Tag Archives: german

news with natalie 08302010

time for an update! here are the most important things of the day (if you happen to be looking at the world through a kaleidoscope, like i am).

ONE: corgis on a treadmill? why??? check out this adorable video. i know there are really only two corgis…but are there really only two corgis?! YOU decide!

TWO: iowa contributes to national news? this is definitely newsworthy. iowa state used their carillon to play lady gaga’s BAD ROMANCE. the video is over five minutes long (which may be longer than the actual song), so don’t waste your time watching it. just revel in the fact that iowa is once again leaving its mark on this amazing nation.

THREE: angry man tries to pay his property tax with 33,000 pennies. i love this story so much, but that’s really all there is to it. he went to the treasurers office and tried to pay his $330 property tax, in pennies, but was DENIED. justice? where is the JUSTICE? if you want to read more about this amazing story, check it out here on gawker.

FOUR: oh my godddd, can you even handle this photograph? i love this so much, mostly because of this quote: ‘once the shock wears off, i’m sure she’ll say yes.’ yeah? are you sure? who is this guy anyway? it doesn’t matter. anyway, in reference to this photo, i say mostly because let’s not forget his amazing pants, tan, or tattoos. his dead stare makes me wish he was asking me. but i digress.

FIVE: this faaaantastic gem of a german man, thilo sarrazin finally broke the silence about jews, and said that ‘all jews share a certain gene.’ yeah? cool! maybe we should put them somewhere where they can all be together, comfortably. maybe…in a…camp! sorry thilo, someone already thought of that. read more on that here.

well, that’s that! see you next week for news with natalie!

love always,

Theodore Adorno – On Popular Music

I just got done reading this essay by Theodore Adorno. According to wikipedia, he “was a German-born international sociologist, philosopher, musicologist, and composer“. But who cares, right?!

stop being so cool, ted!

The essay is called “On Popular Music”. Basically… it’s an essay written in 1941 about “popular” music compared to “serious” music. It starts of as just a sort of comparison of the two, but ends up as an analysis of the popular music industry and its consumers. Although I don’t agree with everything he states, I found the whole thing to be an interesting read.


(and then we’ll have a scholarly discussion in the comments section)



One of the most tantalizing prospects for art and/or pop culture enthusiasts is the “lost” work…a piece that once existed and now does not, or something that never was in the first place. An offshot of this is the truncated or fragmented work, where elements of a project are available but, for whatever reason, the final product as envisioned is no longer available or was never allowed to reach fruition. In music, perhaps the most famous example is the album Smile, The Beach Boys‘ follow-up to their masterpiece Pet Sounds. As for comics, Jack Kirby’s Fourth World saga was only allowed a few years of publication before being cancelled. But it’s probably the movies that have lost the most: around 80% of all the films made between 1894 and 1930 no longer exist.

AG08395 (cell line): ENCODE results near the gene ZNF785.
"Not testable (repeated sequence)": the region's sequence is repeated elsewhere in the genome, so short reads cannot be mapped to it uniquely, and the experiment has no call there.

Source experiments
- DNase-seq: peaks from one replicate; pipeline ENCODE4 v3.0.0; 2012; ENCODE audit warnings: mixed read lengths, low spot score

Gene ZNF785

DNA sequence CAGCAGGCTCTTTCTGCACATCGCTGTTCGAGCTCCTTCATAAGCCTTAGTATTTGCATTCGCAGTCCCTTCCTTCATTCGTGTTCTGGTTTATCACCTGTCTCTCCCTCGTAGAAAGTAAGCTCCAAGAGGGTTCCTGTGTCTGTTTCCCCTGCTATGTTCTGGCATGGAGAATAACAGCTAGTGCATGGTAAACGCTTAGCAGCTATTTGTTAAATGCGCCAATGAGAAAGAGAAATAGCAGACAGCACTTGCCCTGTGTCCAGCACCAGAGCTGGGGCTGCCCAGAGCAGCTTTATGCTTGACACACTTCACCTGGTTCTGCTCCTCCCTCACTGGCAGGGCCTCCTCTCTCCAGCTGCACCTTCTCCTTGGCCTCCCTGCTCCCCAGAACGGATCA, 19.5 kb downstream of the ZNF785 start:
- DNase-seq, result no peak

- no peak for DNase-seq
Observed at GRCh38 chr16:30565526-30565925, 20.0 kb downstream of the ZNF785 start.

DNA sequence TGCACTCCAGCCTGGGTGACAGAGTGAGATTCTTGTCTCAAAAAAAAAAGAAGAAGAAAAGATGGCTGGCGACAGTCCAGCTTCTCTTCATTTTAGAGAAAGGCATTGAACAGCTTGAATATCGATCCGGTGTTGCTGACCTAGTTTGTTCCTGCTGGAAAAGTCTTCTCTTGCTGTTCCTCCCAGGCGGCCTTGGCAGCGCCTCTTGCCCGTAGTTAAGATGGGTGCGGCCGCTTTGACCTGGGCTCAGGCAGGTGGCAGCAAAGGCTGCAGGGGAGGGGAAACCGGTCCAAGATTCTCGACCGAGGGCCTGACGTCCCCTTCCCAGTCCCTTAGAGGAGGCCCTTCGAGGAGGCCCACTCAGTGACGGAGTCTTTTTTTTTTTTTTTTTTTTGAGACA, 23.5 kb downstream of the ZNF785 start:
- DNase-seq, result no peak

The reason for such a low survival rate for movies of this period can be attributed to several factors: the film stock of the time was highly flammable and prone to deterioration, the studios at the time saw little reason to keep movies that had played through their theatrical run and subsequently trashed, or prints were destroyed in order to obtain silver nitrate to strike new prints from, to name but a few. With all of these obstacles in the way of a film from the silent era surviving to the present day, it’s always heartening when one that was thought lost is found; but when a complete print of an all-time cinema classic is uncovered for the first time in 80 years, it’s little short of a miracle. Yet this is what happened when yesterday it was announced that the full 210 minute version of German autuer Fritz Lang‘s science fiction masterpiece Metropolis has been found…in Argentina, of all places.

I won’t go into the whole story…if you’re interested, you can click here. Basically, a copy of the original version of Lang’s film was sent from Berlin to Buenos Aires in 1928. There it stayed, changing hands over the decades while the cinematic world believed the full-length version to have been lost forever. Since then, various different cuts of the film have floated around, the most complete of which was released by Kino in 2002. Even so, this version is only 118 minutes long, with missing scenes supplamented by title cards explaining what happened within the gaps. With this discovery of the 210 minute print, a huge chunk of Metropolis can be seen by modern audiences for the first time. Though this print is apparently in rough shape and in need of work, it does seem to be complete. Martin Koerber, the man behind the most recent restoration of the film says that “no matter how bad the condition of the material may be, the original intention of the film, including all of its minor characters and subplots, is now once again tangible for the normal viewer. The rhythm of the film has been restored.”


I own Metropolis, but have yet to watch it. Part of me wants to wait, and see the full cut someday the way Fritz Lang intended. Another part wants to watch the 118 min version, in order to compare it to the complete one. Regardless, this is an amazing find: the complete version of a masterpiece from one of the most influential directors who ever lived. It also allows for hope that other lost movies may be rediscovered. I plan on writing another post about lost and/or recovered films soon. In the meantime, hold out hope that your favorite “lost” work might be found….it’s probably just behind someone’s couch in Peru, waiting to be rediscovered…